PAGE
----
Prenatal vitamin D linked to kids' dental health
NEW YORK (Reuters Health) - By maintaining adequate vitamin D levels during pregnancy, mothers may be protecting their babies against early tooth decay in childhood, according a study reported Friday at the International Association for Dental Research meeting in Toronto, Canada.
Dr. Robert Schroth from the University of Manitoba reported that mothers of children who developed cavities at an early age had significantly lower vitamin D levels during pregnancy than those whose children were cavity-free.
The study team enrolled 206 women during the second trimester of pregnancy "as that is when primary teeth begin to develop and calcify," Schroth explained in comments to Reuters Health. They measured vitamin D levels in the women's blood at enrollment and then followed them until their infants were around 1 year old.
Only 21 women (10.5 percent) were found to have adequate vitamin D levels. The average vitamin D level was about half what is considered adequate, the investigators found.
Among 135 infants who had their teeth checked by the team, roughly 22 percent had noticeable enamel defects and about 34 percent had early childhood tooth decay.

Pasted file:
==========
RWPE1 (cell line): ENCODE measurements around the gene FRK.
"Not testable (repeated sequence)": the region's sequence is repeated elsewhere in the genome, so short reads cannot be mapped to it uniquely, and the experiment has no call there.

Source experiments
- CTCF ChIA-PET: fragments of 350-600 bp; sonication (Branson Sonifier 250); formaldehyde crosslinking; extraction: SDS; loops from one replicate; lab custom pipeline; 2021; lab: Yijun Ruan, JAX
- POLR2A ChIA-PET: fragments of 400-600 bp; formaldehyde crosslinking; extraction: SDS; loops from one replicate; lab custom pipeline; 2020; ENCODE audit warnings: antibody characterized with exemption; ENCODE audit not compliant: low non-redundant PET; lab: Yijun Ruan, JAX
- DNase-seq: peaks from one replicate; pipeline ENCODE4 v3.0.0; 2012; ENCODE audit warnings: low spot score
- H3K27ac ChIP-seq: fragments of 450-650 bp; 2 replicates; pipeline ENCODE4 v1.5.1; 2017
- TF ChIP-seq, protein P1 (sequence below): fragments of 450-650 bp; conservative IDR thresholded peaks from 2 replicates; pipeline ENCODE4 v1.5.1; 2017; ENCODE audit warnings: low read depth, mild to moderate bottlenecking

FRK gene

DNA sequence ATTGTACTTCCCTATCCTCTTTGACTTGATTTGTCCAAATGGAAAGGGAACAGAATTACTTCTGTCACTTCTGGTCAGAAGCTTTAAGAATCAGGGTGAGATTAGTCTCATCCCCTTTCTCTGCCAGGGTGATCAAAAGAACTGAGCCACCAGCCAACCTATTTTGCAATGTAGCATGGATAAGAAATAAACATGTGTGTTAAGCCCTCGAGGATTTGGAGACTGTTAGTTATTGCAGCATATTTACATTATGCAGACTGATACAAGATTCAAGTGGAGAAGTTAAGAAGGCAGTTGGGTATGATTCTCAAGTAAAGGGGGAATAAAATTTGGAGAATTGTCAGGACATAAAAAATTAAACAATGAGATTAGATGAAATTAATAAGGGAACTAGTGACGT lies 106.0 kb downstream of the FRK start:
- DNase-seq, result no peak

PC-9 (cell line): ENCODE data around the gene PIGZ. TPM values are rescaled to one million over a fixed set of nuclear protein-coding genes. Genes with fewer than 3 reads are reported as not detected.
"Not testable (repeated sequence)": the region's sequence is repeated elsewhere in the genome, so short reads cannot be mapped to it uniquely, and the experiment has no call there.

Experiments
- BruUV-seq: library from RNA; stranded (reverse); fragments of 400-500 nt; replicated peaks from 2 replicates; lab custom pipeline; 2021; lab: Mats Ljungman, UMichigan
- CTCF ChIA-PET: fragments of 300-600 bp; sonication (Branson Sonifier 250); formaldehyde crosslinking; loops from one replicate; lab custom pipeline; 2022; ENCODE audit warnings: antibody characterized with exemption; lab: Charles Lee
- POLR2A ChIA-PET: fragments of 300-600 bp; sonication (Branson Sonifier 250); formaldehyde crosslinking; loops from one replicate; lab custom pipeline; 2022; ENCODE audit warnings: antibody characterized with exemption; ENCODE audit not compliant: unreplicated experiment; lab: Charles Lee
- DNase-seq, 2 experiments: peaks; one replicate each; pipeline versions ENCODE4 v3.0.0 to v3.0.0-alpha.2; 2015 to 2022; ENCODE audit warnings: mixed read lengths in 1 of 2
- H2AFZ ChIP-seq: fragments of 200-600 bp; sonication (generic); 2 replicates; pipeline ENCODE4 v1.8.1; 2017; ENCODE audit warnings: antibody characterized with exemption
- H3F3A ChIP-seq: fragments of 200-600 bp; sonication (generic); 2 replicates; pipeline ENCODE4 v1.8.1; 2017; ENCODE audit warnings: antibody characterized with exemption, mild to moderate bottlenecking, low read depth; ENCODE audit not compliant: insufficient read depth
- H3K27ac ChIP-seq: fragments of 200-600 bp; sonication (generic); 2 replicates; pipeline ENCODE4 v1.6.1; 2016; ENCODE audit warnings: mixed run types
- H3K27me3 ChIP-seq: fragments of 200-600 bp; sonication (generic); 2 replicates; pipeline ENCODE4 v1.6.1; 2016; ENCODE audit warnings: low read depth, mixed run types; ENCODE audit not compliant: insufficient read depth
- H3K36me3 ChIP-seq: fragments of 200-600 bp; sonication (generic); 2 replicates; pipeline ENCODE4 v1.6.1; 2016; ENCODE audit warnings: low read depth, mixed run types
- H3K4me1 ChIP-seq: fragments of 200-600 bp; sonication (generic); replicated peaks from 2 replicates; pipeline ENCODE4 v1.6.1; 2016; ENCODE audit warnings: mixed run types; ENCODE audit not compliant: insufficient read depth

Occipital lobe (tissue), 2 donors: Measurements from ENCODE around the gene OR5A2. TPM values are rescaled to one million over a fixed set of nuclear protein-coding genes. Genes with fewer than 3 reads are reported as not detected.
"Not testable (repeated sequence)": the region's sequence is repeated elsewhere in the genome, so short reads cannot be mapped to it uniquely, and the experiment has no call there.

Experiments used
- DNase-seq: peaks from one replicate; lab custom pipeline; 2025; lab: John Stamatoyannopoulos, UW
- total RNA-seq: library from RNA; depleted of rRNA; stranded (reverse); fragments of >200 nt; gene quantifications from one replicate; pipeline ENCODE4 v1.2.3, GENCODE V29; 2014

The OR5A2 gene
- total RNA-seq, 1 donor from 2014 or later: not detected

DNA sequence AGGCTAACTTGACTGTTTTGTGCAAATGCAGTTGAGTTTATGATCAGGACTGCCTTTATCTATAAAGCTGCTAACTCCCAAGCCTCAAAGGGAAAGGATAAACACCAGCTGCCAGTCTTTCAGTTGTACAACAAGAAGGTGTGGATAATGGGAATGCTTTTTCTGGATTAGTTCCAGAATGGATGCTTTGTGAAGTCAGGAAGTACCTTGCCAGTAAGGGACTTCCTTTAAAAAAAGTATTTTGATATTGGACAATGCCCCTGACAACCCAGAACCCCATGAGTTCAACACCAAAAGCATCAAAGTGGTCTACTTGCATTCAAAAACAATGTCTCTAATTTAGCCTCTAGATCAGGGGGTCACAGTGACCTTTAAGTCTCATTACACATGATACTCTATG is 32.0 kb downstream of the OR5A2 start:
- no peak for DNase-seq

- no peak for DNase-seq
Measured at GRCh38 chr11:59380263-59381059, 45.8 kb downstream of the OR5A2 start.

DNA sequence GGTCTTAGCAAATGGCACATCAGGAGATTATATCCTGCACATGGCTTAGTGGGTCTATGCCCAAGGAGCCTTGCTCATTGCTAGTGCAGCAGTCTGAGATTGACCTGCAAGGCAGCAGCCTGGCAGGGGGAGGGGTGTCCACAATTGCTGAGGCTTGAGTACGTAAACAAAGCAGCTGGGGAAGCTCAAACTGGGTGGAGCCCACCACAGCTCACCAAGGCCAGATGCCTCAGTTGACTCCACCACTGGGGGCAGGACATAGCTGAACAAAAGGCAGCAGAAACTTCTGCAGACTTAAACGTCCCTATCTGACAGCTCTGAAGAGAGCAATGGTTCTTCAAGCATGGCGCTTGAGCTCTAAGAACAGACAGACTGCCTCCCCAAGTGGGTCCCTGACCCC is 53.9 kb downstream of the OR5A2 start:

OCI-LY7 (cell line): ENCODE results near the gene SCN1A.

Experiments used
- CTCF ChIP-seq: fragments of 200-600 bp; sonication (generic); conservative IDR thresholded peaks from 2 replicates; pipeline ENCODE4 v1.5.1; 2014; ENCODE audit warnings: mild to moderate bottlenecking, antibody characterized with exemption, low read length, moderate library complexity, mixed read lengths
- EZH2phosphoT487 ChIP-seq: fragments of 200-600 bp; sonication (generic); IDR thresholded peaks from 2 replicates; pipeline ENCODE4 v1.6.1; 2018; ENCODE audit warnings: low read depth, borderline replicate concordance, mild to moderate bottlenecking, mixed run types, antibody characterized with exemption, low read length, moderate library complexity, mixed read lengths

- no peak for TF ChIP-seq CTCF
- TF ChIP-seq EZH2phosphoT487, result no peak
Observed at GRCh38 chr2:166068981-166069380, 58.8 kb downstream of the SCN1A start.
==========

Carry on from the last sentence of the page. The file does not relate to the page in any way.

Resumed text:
Mothers of children with enamel defects in their primary teeth had lower average vitamin D levels than those of children without enamel defects, but the difference was not significant from a statistical standpoint.
However, mothers of children with early tooth decay had significantly lower vitamin D levels during pregnancy than mothers whose children did not develop early tooth decay.
"Considering that 90 percent of this study group was comprised of urban Aboriginal women, the results may not be completely generalizable to the public at large," Schroth noted.
"However, this is the first known study that has attempted to link blood levels of vitamin D and infant oral health, particularly caries (tooth decay) and suggesting a significant association," Schroth said.
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